Common sense left behind in Vols’ odd crisis at center

Friday, October 28, 2011, Vol. 35, No. 43

In ancient lore, the use of the left hand or to be left-handed was regarded as sinister.

The always-trustworthy Wikipedia – insert eye roll here – states left-handedness “was seen as a sign of the devil and abhorred in many cultures.”

One of those cultures seems to be the University of Tennessee, where left-handed center James Stone was moved from center last week simply because he was having a devil of a time using his right hand to snap the football.

Stone, a former standout at Nashville’s Maplewood High, is a natural left-hander.

The snap is the simplest offensive maneuver in football. Is it really that big of a sin to snap with the opposite hand if that is a center’s naturally strong hand?

Jake Locker, the Titans first-round pick at quarterback last year, doesn't think so:

"I had a left-handed center the last two years (at Washington), and it's really no different. The ball comes out at a little different angle, but it's easy to adjust to, and it was no problem whatsoever."

Former Titans quarterback Chris Simms says things do change when a lefty quarterback like himself is inserted.

“It does make a difference when a lefty (QB)comes in protection-wise. The right tackle kind of smiled at me, knowing a lefty was in and said, ‘I got your back,’” Simms recalls. “When I was in Tampa, Jon Gruden had everything set up for a right-hander, all the protections and the play-action, and he had to reverse everything for me.”

That’s understandable. But a center?

Simms says the exchange only became a problem when the Vols asked Stone to change hands.

“Him being left-handed shouldn’t be that big of an issue,” Simms says. “But it obviously was when they made him change hands because he couldn’t handle the shotgun snap after only four months of doing it.”

Former NFL center Kevin Mawae is a right-hander who, as a Jet, taught himself to snap left-handed for a handful of games in 2003 after breaking his right hand.

“I’m working with the offensive line here at Montgomery Bell Academy, and all three of my centers are left-handed,” Mawae says. “And it’s no big deal.”

Mawae, a seven-time Pro Bowler at center, says the difference between a right-handed snap and a left-handed snap is simply the angle at which the ball comes out to the quarterback. The adjustment is easy.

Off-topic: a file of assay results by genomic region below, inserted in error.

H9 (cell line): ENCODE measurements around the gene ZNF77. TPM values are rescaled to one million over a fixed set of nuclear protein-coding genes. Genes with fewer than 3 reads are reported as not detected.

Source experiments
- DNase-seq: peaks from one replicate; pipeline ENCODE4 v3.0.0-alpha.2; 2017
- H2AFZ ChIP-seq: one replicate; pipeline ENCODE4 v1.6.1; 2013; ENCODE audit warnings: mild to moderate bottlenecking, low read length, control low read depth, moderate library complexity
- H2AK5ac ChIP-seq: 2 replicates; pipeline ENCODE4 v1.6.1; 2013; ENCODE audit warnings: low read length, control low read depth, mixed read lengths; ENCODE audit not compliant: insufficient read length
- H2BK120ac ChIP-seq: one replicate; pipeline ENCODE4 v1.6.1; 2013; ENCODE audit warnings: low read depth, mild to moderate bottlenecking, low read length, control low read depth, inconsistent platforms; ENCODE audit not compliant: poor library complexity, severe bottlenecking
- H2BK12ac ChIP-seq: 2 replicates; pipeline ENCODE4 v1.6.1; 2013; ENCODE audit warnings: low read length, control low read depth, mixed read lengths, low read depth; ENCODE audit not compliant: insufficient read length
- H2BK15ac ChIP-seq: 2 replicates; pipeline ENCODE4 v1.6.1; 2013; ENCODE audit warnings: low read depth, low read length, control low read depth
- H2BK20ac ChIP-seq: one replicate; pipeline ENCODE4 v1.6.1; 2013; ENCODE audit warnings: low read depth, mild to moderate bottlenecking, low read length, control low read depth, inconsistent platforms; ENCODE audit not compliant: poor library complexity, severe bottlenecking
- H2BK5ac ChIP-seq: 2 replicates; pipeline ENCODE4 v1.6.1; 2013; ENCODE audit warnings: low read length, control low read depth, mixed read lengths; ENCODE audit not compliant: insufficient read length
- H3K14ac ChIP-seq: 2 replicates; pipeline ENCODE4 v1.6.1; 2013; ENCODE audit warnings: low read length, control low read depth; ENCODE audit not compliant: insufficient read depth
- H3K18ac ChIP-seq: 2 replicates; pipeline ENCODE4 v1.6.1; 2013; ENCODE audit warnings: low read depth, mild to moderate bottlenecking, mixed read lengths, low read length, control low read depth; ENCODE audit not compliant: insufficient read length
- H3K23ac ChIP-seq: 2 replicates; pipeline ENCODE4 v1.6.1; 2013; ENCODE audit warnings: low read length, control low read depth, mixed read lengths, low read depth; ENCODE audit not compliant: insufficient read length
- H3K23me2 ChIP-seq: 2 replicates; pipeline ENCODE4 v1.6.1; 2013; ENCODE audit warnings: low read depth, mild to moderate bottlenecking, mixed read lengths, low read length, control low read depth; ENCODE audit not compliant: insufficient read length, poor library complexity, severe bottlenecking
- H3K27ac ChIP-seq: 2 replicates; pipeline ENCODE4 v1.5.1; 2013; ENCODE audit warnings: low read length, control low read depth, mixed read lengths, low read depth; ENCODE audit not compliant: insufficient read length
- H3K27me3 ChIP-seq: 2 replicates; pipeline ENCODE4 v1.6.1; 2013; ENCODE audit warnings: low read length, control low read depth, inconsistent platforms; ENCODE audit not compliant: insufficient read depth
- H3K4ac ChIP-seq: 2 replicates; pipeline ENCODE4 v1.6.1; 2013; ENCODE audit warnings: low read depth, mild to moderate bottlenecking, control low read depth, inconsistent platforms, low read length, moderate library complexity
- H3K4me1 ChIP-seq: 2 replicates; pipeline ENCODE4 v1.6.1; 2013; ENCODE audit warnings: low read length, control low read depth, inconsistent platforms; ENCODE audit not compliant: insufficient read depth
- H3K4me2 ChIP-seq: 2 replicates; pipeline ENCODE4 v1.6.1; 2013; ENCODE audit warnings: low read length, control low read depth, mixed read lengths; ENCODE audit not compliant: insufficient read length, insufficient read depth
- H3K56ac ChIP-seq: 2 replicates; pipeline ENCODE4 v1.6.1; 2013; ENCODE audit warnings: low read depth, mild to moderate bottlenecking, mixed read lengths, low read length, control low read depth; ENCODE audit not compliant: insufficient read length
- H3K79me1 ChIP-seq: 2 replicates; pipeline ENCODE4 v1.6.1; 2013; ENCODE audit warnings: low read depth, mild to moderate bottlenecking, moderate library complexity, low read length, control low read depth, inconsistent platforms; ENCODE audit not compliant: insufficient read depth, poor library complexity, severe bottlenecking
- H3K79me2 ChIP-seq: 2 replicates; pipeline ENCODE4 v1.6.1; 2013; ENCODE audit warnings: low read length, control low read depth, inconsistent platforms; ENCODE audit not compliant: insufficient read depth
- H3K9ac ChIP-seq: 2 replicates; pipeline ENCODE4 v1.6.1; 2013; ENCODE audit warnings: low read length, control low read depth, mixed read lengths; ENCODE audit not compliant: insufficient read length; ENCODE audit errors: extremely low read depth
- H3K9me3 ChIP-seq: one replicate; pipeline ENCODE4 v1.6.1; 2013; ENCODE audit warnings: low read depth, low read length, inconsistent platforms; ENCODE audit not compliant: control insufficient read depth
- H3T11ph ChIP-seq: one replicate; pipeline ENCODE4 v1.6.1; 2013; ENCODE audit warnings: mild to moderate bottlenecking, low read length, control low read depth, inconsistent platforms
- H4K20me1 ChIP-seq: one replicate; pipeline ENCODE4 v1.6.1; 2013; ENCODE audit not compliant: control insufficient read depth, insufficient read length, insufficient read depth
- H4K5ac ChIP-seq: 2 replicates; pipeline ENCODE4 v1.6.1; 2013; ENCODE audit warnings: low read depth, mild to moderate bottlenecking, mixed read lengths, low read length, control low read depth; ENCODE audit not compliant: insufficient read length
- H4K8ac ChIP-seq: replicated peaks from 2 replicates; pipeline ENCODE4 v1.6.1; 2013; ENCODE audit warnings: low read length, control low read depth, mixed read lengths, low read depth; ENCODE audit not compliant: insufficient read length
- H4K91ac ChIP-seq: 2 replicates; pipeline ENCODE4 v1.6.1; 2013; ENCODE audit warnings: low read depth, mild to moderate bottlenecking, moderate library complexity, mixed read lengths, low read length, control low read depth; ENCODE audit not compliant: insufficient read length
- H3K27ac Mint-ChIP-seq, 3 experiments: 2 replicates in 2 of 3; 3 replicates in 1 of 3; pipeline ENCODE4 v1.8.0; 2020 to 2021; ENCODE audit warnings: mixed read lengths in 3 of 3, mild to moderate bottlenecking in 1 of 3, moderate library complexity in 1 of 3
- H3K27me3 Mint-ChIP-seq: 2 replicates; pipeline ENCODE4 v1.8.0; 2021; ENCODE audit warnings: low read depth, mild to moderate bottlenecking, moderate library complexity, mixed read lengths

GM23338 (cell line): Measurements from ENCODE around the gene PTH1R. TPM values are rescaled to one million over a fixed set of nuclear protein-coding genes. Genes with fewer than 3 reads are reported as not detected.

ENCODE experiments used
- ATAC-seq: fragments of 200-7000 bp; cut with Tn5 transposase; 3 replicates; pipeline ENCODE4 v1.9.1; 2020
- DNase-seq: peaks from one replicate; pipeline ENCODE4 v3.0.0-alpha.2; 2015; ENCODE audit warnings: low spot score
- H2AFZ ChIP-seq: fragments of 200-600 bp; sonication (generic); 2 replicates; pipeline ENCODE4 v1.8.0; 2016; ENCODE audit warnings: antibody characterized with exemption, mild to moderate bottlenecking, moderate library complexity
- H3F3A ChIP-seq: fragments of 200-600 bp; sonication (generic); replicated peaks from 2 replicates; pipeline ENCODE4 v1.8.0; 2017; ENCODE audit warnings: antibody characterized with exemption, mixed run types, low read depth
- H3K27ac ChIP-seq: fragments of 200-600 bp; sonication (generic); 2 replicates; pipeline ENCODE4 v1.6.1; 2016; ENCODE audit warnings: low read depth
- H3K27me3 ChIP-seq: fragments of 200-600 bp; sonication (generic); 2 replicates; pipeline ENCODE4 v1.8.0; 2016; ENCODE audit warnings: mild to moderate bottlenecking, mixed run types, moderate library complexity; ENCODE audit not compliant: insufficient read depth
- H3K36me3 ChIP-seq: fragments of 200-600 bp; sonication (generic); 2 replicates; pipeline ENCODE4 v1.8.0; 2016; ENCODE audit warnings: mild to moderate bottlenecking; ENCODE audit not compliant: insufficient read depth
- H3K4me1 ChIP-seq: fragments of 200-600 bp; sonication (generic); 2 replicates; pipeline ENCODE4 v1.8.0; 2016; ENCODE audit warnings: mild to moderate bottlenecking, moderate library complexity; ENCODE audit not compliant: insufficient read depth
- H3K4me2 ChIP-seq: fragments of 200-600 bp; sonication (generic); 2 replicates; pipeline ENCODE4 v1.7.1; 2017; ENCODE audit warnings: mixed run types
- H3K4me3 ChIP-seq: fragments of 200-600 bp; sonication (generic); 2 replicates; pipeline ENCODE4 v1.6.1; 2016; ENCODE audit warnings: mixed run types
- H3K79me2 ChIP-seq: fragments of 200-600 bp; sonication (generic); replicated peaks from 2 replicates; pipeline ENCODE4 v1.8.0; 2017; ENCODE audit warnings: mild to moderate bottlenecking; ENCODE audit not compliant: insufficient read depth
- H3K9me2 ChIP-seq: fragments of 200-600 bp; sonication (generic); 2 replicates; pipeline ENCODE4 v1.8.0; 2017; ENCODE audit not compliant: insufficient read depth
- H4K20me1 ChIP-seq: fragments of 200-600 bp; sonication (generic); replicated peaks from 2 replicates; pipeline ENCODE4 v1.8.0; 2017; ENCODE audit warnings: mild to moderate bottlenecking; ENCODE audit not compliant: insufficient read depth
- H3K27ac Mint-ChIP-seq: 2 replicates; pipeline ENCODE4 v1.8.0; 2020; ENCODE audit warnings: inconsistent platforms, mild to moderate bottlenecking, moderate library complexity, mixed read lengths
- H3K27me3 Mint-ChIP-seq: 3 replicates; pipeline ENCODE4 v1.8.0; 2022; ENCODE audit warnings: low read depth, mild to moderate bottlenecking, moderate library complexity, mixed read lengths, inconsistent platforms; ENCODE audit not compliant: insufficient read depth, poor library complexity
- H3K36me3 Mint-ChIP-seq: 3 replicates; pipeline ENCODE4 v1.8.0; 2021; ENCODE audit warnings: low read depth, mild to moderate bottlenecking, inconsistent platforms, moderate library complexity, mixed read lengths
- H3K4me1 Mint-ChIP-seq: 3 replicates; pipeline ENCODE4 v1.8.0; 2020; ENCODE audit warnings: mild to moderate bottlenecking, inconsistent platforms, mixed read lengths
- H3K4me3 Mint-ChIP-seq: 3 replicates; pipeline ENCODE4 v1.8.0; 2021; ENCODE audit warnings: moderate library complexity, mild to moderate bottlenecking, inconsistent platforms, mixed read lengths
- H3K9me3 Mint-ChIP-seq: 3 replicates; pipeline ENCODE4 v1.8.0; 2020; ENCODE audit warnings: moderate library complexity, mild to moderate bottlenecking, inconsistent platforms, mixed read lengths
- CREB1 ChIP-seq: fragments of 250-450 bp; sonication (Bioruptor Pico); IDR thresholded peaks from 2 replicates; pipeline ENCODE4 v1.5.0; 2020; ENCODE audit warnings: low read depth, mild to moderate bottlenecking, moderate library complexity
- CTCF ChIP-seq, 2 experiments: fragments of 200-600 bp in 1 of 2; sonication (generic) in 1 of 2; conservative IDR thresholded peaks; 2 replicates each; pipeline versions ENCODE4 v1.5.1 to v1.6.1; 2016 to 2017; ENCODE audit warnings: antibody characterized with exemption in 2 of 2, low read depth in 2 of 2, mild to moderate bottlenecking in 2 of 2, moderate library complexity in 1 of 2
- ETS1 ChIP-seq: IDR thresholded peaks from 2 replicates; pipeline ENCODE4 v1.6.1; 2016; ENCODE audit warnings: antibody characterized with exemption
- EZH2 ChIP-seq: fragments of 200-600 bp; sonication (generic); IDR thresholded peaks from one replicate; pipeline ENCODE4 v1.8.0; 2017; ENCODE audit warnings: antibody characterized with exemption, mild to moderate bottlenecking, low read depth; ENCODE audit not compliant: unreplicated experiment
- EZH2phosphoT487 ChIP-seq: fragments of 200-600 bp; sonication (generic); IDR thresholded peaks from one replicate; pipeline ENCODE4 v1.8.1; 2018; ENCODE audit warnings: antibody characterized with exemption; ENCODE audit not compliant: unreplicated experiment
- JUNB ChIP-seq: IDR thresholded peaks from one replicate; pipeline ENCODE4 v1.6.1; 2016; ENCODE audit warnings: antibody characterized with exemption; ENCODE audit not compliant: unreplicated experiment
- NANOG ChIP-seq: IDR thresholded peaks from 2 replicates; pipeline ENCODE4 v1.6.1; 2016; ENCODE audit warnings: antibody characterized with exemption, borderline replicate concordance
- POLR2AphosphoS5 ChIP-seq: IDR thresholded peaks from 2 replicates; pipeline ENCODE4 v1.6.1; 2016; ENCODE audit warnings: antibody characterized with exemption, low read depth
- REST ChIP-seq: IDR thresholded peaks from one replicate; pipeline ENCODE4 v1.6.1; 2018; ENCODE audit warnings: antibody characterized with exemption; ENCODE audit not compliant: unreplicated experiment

“The ball does come out at a different spot from a left-hander, but as a center, you want to put the ball in the same spot on every snap in the exchange where the quarterback will know exactly where it is,” Mawae says. “To me, it is the job of the quarterback to get his hand to the right spot where the ball is going to be. I’ve never seen being left-handed being a problem for a center.”

Stone’s left-handedness was apparently no big deal last year when he handled the snapping duties.

But over the spring, coach Derek Dooley and the Tennessee braintrust decided Stone would have to switch to his right hand if he was to continue snapping the football to Tyler Bray, Matt Simms, Chris’ younger brother, and now freshman Justin Worley.

When Stone switched to the right hand, the results were predictable – especially from the shotgun formation. His inconsistency resulted in high and low snaps, enough bad ones that last week, the coaching staff decided they had seen enough, putting him at left guard and moving Alex Bullard in at center.

Many found the whole saga unnecessary.

“It was odd to make him switch because a number of centers do it,” one NFL scout says. “It has to do with the quarterback’s comfort level and the way that offensive line coaches teach their steps after the snap. On a shotgun snap, the ball comes out at a completely different angle.”

Mawae says Tennessee should have simply let Stone continue as a left-handed center if that’s the way he plays best and feels most comfortable.

“In my opinion, it is ridiculous to take a kid who naturally is left-handed, try to teach him to snap right-handed and then get upset with him when he can’t do it,” Mawae says.

How can it be said any better than that?

Terry McCormick covers the Titans for and is the AFC blogger for National Football Post.